Put yourself in RBR’s shoes – who would you prefer to be a customer of: Renault, who have made inferior engines. Ferrari, who we all know will suppoly second rate kit to their customers whatever the rules may say. Honda, whose power units are the worst of the lot. Or Mercedes who have a history of providing top spec kit to their customers and also happen to have the best power unit on the grid right now?

            To me the answer seems simple and obvious – you go for the best power unit you can get. Why would anyone ever do anything different? Anyone who deliberately chooses an inferior component for their F1 car deserves all the lack of success they get.

            My point though is this – Mercedes will have one power unit they can allocate to another team after Renault start using their own (either next year or 2017, depending) so Mercedes have three options – supply RBR, supply A.N.Other, or supply nobody.

            My issue is this – the decision between the first two options we would have to assume is not going to be financial. Whoever Mercedes end up supplying instead of Lotus, they’ll surely pay the same amount. And if they don’t, then RBR will naturally be the one prepared to pay the most. This surely means that the basis for the decision is only going to be one of competition. As we know of course because Toto, Lewis, and plenty others besides have specifically said so.

            My question, which I’m asking in the most rambling and roundabout way, is whether it is lawful under competition law in the EU (not to mention ethical…) to refuse to supply a sporting competitor equipment on the sole basis that you don’t want their performance to be a challenge to another team you currently supply.

            (feel free to add any further replies to my string below..)

          4. @mazdachris

            Or Mercedes who have a history of providing top spec kit to their customers and also happen to have the best power unit on the grid right now?

            It’s ironic how you say this, given Mercedes have just used their token spend on uprated engines for the works team but have not indicated when the spec will be made available to the customer teams.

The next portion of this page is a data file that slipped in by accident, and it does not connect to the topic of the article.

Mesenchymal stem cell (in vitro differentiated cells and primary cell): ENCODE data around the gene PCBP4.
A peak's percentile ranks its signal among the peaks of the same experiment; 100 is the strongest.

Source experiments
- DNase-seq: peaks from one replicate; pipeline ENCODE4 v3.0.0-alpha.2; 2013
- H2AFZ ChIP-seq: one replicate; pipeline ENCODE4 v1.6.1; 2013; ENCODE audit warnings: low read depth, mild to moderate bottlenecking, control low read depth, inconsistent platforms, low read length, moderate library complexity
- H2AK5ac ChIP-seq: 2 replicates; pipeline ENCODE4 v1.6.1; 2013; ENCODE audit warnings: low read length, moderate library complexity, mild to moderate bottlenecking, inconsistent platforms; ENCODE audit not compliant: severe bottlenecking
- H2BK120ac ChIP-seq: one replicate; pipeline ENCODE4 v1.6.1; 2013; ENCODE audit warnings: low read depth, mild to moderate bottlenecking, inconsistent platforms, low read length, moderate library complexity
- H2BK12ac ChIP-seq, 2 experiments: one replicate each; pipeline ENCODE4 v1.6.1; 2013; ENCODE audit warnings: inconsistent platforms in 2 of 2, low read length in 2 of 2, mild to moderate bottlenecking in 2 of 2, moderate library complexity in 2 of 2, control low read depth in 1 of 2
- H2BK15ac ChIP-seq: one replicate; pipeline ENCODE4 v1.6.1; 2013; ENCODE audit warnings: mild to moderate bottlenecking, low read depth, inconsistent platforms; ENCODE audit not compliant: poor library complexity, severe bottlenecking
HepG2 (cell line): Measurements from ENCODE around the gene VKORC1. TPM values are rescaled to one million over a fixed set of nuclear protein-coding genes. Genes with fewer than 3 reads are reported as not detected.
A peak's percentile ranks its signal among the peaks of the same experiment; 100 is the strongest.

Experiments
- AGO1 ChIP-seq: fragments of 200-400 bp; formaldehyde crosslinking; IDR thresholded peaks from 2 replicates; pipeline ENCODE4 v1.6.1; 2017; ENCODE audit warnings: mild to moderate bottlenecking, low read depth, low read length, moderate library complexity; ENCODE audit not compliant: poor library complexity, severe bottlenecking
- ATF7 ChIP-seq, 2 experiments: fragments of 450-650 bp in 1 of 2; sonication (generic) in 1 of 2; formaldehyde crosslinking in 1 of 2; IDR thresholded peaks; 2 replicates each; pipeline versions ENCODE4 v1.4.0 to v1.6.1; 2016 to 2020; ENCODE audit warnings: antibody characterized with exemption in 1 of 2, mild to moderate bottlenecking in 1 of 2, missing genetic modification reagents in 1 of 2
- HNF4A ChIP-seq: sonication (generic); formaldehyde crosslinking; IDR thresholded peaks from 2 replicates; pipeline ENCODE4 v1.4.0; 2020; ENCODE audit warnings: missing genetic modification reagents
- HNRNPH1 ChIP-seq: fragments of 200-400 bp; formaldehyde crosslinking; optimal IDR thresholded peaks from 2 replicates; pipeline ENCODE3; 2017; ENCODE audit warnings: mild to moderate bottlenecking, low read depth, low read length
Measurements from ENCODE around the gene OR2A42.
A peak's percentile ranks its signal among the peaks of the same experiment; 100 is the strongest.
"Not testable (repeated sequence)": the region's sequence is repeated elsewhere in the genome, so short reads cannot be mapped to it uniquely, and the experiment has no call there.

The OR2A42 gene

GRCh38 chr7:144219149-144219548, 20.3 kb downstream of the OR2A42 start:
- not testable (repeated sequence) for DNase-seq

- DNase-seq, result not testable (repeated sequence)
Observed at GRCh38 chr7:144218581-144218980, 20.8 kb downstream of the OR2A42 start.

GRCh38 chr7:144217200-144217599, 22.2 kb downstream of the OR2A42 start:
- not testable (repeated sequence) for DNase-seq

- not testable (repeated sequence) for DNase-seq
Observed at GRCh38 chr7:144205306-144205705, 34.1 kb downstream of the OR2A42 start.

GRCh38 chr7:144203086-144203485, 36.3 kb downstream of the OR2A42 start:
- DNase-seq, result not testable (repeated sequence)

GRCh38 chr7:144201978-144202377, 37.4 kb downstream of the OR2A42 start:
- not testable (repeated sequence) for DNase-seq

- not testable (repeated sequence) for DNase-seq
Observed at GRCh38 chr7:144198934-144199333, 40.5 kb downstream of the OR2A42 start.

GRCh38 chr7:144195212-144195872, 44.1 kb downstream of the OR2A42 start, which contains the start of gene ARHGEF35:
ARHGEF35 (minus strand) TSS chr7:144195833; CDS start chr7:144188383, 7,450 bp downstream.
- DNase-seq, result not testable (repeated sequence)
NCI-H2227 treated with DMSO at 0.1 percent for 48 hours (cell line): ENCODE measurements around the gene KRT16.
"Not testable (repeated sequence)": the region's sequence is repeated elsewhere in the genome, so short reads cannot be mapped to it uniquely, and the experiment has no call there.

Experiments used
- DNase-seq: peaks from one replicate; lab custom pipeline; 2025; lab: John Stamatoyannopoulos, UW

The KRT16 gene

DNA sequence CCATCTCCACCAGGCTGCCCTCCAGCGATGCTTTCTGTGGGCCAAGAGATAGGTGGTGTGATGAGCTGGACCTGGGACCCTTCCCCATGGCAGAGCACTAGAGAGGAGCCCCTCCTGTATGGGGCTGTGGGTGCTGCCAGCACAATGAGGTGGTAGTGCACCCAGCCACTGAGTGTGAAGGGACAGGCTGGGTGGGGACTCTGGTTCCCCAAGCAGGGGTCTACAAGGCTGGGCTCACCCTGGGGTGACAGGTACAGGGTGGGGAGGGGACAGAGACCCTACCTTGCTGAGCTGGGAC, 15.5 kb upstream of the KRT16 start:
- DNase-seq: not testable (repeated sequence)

In fact, given it’s an upgrade designed to facilitate the 2016 engine development by sidestepping the token spend (do the work now on the unfrozen parts ahead of 2016 development restrictions), it may never reach the customer teams because of the chance of the rival manufacturers getting early access to design documents.

          5. @optimaxal My understanding of how the rollout of developed parts is working this season is that they are brought out at the time a new PU is introduced by the team as part of their allocation. It makes sense that the manufacturer team would get preference on that, in fact it’s inevitable considering that they will have structured the deployment of their PU allocation around the development cycle so that they get get the biggest impact from each change of specification. But I don’t think (and this is from a loose reading of the rules, as it’s pretty unclear) existing power units can be retrospectively upgraded. So if customer teams want the latest spec they need to either have an unallocated PU left, of they’ll need to take a penalty for taking a fresh PU (something Honda have done over the past couple of races).

            So in that sense a customer team is always at a disadvantage, but I would be very surprised if the updated spec wasn’t now available for the customer Mercedes teams to use, but it’s now a question of whether they have any spare in their allocation to actually bring in the new spec. But this is the plight of a customer team and one of the reasons why RBR wanted to have that ‘manufacturer status’ agreement in place with Renault in the first place.

            Now their only option is to be a customer and to take all the disadvantages whcih come with it. But within that framework, they will naturally want to take the power unit they perceive as the best available.

            As an aside, if I had a high level view of RBR including Torro Rosso, I would probably try and secure a Ferrari PU supply for TR, and then that way you’re splitting the difference and can reap the benefits should Ferrari unexpectedly find a magic bullet and bring their engine level with (or beyond) Mercedes.

          6. @mazdachris Mercedes have claimed that the customer teams will not get the upgrades for the near future because they don’t have the parts. They also won’t likely give some parts to Lotus because of the risk of designs and schematics ending up in rival hands, just like how they didn’t upgrade the McLaren MGU-K in Sochi last year.

      2. Supplying Red Bull would also open Mercedes to their public mud slinging. I can already hear the cries on a lack of parity when Red Bull lose or suffer worse reliability because of their packaging.

        Of course if they win it’s entirely down to Red Bull not the engine.

        1. @philipgp But in some respects Mercedes don’t need to worry about that. At the moment Renault are developing their power unit around RBR’s requirements to specific targets agreed by both parties. If RBR is just a customer team, they get what they’re given and if they don’t like it there’s nothing they can do about it. They will go into the agreement knowing that Mercedes develop their PU around the Mercedes GP team, and the customers have no say in the development process.

    2. @philipgb

      McLaren didn’t deliver for a long time as a works team…

      I think winning both championships 3 years after their partnership started was pretty good. Yes, it was slim-pickings through the early 00s but then it was for most.